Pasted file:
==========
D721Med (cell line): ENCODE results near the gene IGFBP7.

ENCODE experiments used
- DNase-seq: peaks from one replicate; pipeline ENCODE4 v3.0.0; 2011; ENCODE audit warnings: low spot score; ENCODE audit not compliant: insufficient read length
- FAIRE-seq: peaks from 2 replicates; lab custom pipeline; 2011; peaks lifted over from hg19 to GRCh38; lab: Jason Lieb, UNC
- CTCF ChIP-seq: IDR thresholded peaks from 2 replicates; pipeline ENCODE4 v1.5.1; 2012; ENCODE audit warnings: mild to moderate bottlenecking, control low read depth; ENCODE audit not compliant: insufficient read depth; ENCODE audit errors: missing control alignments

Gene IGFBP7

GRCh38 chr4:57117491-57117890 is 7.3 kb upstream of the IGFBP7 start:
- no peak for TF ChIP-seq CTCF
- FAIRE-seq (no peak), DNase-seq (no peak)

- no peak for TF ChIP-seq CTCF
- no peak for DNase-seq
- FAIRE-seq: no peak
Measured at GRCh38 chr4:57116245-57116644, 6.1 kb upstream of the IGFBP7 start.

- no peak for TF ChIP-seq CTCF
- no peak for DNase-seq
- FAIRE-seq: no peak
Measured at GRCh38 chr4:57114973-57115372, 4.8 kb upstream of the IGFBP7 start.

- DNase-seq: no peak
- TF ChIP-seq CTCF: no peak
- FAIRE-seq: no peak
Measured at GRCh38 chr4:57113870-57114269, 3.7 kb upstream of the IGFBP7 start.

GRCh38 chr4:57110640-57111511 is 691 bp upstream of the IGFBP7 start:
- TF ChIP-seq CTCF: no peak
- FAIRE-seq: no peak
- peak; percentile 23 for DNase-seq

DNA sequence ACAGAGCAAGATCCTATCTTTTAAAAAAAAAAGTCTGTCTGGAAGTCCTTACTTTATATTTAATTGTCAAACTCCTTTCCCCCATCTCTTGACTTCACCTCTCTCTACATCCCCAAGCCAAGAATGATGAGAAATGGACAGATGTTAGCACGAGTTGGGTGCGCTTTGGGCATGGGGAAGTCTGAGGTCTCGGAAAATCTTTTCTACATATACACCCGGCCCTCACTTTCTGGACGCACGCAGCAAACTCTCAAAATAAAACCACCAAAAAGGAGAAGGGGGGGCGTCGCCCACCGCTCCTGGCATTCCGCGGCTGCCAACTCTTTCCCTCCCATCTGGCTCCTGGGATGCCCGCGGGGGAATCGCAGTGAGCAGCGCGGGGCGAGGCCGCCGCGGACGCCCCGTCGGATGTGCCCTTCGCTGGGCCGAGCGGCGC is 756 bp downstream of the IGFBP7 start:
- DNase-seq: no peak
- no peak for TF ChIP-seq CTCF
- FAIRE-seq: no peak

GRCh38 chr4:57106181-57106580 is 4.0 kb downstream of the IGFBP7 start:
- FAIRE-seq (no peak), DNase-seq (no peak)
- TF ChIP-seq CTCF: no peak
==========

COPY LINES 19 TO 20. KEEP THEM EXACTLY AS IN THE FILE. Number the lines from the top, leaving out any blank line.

- TF ChIP-seq CTCF: no peak
- FAIRE-seq: no peak